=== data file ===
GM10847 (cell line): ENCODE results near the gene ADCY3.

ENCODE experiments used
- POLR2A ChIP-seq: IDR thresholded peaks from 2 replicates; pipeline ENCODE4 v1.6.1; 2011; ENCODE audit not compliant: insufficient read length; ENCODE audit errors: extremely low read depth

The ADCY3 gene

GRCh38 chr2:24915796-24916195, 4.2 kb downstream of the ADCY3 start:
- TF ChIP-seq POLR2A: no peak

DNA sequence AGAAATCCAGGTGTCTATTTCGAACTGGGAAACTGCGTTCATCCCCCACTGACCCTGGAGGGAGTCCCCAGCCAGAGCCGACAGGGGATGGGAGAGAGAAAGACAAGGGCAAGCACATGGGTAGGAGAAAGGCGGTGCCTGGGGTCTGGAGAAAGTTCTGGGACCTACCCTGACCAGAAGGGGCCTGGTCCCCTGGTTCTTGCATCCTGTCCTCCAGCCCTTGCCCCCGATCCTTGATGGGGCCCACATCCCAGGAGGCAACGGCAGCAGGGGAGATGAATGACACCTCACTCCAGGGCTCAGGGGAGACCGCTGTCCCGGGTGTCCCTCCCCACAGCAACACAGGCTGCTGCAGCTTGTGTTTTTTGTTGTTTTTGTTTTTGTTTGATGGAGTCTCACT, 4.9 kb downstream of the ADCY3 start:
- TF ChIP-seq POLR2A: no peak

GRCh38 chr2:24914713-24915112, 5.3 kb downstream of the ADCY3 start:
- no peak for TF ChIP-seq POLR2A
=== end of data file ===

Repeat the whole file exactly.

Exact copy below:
GM10847 (cell line): ENCODE results near the gene ADCY3.

ENCODE experiments used
- POLR2A ChIP-seq: IDR thresholded peaks from 2 replicates; pipeline ENCODE4 v1.6.1; 2011; ENCODE audit not compliant: insufficient read length; ENCODE audit errors: extremely low read depth

The ADCY3 gene

GRCh38 chr2:24915796-24916195, 4.2 kb downstream of the ADCY3 start:
- TF ChIP-seq POLR2A: no peak

DNA sequence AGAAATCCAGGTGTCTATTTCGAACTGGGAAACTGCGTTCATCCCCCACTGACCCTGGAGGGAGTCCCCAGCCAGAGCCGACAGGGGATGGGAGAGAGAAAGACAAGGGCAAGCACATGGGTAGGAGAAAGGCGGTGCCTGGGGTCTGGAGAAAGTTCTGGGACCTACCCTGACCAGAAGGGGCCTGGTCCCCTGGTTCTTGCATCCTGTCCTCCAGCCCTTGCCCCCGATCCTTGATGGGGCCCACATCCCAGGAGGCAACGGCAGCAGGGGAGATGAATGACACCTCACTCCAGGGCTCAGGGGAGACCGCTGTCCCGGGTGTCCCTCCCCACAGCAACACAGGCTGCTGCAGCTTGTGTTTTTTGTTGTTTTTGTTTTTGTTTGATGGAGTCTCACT, 4.9 kb downstream of the ADCY3 start:
- TF ChIP-seq POLR2A: no peak

GRCh38 chr2:24914713-24915112, 5.3 kb downstream of the ADCY3 start:
- no peak for TF ChIP-seq POLR2A